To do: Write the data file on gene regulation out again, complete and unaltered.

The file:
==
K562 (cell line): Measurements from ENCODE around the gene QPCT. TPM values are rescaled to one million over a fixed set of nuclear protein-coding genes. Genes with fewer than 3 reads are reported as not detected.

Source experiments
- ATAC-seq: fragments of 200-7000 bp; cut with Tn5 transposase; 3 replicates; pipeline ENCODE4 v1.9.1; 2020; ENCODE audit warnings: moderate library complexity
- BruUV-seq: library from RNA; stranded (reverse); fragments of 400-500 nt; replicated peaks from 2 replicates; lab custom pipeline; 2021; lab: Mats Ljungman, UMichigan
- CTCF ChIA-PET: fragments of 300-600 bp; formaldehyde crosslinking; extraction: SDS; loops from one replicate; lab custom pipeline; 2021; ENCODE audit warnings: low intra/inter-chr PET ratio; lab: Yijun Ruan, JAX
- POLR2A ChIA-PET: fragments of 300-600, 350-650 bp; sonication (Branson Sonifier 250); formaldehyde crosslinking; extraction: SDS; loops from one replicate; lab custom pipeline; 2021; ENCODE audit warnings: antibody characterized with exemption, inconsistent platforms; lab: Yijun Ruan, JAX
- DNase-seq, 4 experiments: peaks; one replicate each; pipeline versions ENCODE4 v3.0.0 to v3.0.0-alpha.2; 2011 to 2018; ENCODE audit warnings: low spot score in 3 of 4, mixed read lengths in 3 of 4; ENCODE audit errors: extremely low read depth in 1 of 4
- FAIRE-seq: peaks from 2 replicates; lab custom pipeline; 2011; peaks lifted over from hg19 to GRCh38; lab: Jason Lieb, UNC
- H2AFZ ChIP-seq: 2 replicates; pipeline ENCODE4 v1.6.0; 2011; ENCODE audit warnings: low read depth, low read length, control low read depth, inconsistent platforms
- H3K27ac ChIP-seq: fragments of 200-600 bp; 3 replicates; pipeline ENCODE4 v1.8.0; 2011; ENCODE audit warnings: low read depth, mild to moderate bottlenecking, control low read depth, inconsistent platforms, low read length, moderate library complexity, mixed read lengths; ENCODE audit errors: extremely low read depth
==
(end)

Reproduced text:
K562 (cell line): Measurements from ENCODE around the gene QPCT. TPM values are rescaled to one million over a fixed set of nuclear protein-coding genes. Genes with fewer than 3 reads are reported as not detected.

Source experiments
- ATAC-seq: fragments of 200-7000 bp; cut with Tn5 transposase; 3 replicates; pipeline ENCODE4 v1.9.1; 2020; ENCODE audit warnings: moderate library complexity
- BruUV-seq: library from RNA; stranded (reverse); fragments of 400-500 nt; replicated peaks from 2 replicates; lab custom pipeline; 2021; lab: Mats Ljungman, UMichigan
- CTCF ChIA-PET: fragments of 300-600 bp; formaldehyde crosslinking; extraction: SDS; loops from one replicate; lab custom pipeline; 2021; ENCODE audit warnings: low intra/inter-chr PET ratio; lab: Yijun Ruan, JAX
- POLR2A ChIA-PET: fragments of 300-600, 350-650 bp; sonication (Branson Sonifier 250); formaldehyde crosslinking; extraction: SDS; loops from one replicate; lab custom pipeline; 2021; ENCODE audit warnings: antibody characterized with exemption, inconsistent platforms; lab: Yijun Ruan, JAX
- DNase-seq, 4 experiments: peaks; one replicate each; pipeline versions ENCODE4 v3.0.0 to v3.0.0-alpha.2; 2011 to 2018; ENCODE audit warnings: low spot score in 3 of 4, mixed read lengths in 3 of 4; ENCODE audit errors: extremely low read depth in 1 of 4
- FAIRE-seq: peaks from 2 replicates; lab custom pipeline; 2011; peaks lifted over from hg19 to GRCh38; lab: Jason Lieb, UNC
- H2AFZ ChIP-seq: 2 replicates; pipeline ENCODE4 v1.6.0; 2011; ENCODE audit warnings: low read depth, low read length, control low read depth, inconsistent platforms
- H3K27ac ChIP-seq: fragments of 200-600 bp; 3 replicates; pipeline ENCODE4 v1.8.0; 2011; ENCODE audit warnings: low read depth, mild to moderate bottlenecking, control low read depth, inconsistent platforms, low read length, moderate library complexity, mixed read lengths; ENCODE audit errors: extremely low read depth